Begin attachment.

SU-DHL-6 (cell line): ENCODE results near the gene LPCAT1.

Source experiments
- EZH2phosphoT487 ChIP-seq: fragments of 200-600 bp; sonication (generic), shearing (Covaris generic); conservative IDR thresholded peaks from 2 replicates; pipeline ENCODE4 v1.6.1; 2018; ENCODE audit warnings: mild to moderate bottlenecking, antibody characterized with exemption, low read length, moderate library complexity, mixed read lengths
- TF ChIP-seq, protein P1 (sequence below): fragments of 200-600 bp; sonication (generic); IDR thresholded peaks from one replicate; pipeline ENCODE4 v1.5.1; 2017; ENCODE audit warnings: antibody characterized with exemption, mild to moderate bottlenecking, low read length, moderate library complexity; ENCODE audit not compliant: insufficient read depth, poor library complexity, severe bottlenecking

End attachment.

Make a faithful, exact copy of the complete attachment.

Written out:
SU-DHL-6 (cell line): ENCODE results near the gene LPCAT1.

Source experiments
- EZH2phosphoT487 ChIP-seq: fragments of 200-600 bp; sonication (generic), shearing (Covaris generic); conservative IDR thresholded peaks from 2 replicates; pipeline ENCODE4 v1.6.1; 2018; ENCODE audit warnings: mild to moderate bottlenecking, antibody characterized with exemption, low read length, moderate library complexity, mixed read lengths
- TF ChIP-seq, protein P1 (sequence below): fragments of 200-600 bp; sonication (generic); IDR thresholded peaks from one replicate; pipeline ENCODE4 v1.5.1; 2017; ENCODE audit warnings: antibody characterized with exemption, mild to moderate bottlenecking, low read length, moderate library complexity; ENCODE audit not compliant: insufficient read depth, poor library complexity, severe bottlenecking